#Lastman and the Value of Forced Ignorance

Everyone knows everything. At least that’s the way it seems any more. The connection between social media and knowledge is inarguable to anyone with a smartphone and the ability to hit the “@” key. When breaking news happens in the world, Twitter is now the place to be. When a severe thunderstorm rolls through, why watch the news when you can get by-the-second reports from people detailing what’s going on and exactly where they are? Keith Olbmermann remarked on a recent episode of the Jonah Keri podcast that his first major scoop (the Gretzsky trade) was kept quiet for SEVEN WHOLE HOURS until he reported it.  If that trade happened today, the meme videos and HOT TAKES would already be around the world and back.

And it’s not just sports.  Mark Cuban described his view of this year’s Presidential race as, “We don’t find the news.  The news finds us.”  Now, I don’t know if I agree with Cubes’ idea that the ‘majority’ of people get their political information from their social media feeds (Twitter also thought that Sharknado was this major cultural event, and the ratings didn’t play that out…the echo chamber is strong), but I agree that the number is much bigger than what most people think.  The BIG change that Cuban nails is that information is dynamic.  Back in the day, the newspaper would lay on your front stoop until you picked it up.  Whether you read it or not was up to you.  Today, information chases you.  It buzzes and notifies and flashes.  It’s relentless. You can’t get away from it.

I think this is why the concept of #lastman is so foreign, and at the same time so attractive.  #lastman, in case you haven’t heard of it, is the attempt to be the last person on the face of the earth to know who won the Super Bowl.  There is a short set of rules to the mental exercise, found here, but there are no prizes, no cash rewards, and no publicity to be gained.  If you try to explain this to someone, they most likely won’t care or understand.  When Jimmy Kimmel heard about it on his show recently, he thought it was ridiculous.  And if he said it, most of his audience agreed.  The Super Bowl is a cultural event.  It’s a yearly JFK assassination without the tragedy.  Everyone knows where they’ll be during the Super Bowl, who they’ll watch it with, and even what they’ll eat.  So to divorce yourself from that is the definition of being countercultural, without the ironic beret and pocket watch.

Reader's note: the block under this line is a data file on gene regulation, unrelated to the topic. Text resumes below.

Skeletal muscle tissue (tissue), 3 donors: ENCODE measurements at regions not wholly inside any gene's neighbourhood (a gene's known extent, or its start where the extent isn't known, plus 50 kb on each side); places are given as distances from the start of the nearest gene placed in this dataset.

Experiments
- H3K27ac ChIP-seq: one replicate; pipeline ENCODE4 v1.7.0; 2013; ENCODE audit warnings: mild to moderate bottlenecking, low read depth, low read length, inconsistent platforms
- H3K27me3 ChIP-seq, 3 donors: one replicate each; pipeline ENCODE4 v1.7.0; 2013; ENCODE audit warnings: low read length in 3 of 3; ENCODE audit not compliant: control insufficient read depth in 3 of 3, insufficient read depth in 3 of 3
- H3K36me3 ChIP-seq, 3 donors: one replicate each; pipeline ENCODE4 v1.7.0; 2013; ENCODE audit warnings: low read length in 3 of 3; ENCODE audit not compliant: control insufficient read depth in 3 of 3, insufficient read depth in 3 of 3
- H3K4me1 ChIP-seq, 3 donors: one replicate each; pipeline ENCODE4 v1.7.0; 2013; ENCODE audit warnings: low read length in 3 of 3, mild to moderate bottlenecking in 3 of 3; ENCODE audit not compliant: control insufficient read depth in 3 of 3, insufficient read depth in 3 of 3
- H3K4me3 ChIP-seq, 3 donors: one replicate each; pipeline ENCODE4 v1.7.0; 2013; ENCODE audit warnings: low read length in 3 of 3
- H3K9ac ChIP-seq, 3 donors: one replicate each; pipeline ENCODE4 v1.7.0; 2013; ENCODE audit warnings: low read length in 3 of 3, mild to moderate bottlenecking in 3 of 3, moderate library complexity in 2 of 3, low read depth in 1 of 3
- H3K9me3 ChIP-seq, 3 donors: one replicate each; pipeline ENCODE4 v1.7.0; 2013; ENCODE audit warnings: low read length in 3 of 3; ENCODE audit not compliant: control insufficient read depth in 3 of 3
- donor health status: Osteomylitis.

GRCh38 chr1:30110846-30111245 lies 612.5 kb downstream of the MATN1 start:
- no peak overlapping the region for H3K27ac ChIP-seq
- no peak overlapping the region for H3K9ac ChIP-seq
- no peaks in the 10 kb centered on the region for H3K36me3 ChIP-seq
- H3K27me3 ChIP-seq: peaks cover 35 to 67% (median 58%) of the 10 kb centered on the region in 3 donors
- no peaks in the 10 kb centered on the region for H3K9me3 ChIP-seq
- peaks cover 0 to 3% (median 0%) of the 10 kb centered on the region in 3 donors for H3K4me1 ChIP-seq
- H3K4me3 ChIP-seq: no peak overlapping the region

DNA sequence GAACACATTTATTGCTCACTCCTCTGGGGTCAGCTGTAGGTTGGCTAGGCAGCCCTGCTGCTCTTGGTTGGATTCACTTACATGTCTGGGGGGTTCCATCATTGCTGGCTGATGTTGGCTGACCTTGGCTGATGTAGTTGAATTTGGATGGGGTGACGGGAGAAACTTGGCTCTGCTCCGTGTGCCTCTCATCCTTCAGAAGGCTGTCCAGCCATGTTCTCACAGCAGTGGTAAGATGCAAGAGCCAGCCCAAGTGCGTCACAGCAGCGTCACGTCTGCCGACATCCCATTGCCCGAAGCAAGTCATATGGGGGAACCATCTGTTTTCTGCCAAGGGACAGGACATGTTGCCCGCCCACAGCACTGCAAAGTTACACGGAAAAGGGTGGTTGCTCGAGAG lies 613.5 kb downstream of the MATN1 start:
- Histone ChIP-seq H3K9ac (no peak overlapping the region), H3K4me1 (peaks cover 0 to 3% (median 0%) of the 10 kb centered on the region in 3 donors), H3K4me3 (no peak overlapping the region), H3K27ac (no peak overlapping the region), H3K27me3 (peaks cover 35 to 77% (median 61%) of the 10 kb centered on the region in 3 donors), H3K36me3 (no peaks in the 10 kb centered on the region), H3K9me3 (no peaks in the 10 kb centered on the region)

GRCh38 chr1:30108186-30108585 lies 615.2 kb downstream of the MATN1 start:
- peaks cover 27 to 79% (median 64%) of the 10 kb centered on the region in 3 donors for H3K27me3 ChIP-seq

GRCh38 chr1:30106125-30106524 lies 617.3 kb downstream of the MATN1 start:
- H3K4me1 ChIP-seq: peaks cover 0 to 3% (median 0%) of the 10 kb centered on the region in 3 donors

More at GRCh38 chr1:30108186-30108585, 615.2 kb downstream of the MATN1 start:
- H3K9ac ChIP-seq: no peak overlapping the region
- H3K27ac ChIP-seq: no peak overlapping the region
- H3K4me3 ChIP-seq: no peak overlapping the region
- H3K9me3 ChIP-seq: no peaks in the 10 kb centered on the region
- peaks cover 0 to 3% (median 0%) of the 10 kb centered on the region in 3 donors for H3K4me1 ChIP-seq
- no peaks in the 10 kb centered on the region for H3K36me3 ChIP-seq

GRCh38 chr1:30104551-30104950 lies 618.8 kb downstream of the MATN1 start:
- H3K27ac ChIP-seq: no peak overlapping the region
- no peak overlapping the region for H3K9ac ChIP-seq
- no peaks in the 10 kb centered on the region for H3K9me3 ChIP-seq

I played #lastman for the first time this year.  In past years, I was a neutral observer of the game because I couldn’t imagine not watching the Super Bowl.  But a magic combination of things came together this year.  Mrs. FDT was out of the country on business, so it was just me and Li’l FDT for the week.  I knew I wouldn’t be back from the gym until right before kickoff, so there weren’t any parties.  I also knew that Li’l FDT’s bedtime would fall right in the middle of the third quarter, so I would miss a substantial portion of the game. And finally, I didn’t care about either team or the result.  I thought it would be great for Peyton to win his final game, but that’s it. So I went for it.  Our evening was filled with pizza and Good Eats episodes on Netflix, and once the game was over, the running began. I turned off all of my notifications on my phone, edited my TweetDeck so I would only be able to do work and nothing else, and began.

The world did not end because I didn’t watch the Super Bowl.

In fact, it was fun.  I learned how reflexive my finger is on my phone…stopping myself from hitting that Twitter button at least a hundred times in 24 hours.  I learned that newspapers are not nearly as ubiquitous as they used to be…multiple planned trips to gas stations were harmless, and I’m not sure they sold papers inside at all.  And, when I “died”, I learned that my health insurance website felt the need to post the final score of the game in their news, and last I checked the Super Bowl doesn’t have much to do with health insurance.  I was proud that I made it almost 24 hours without finding out.

But I learned one other thing:  sports will maintain its value even when news won’t stop chasing you.

It reminded me of when we got our first TiVo…the original DVR.  It would record 15 hours of programming in standard definition, and we thought Christmas had come early.  Of course, I thought this would be of immense value when it came to sports.  All of those games that I didn’t have time to watch…well, now I could record them and watch them on the weekend whenever I wanted!

But…it didn’t work.  It never has.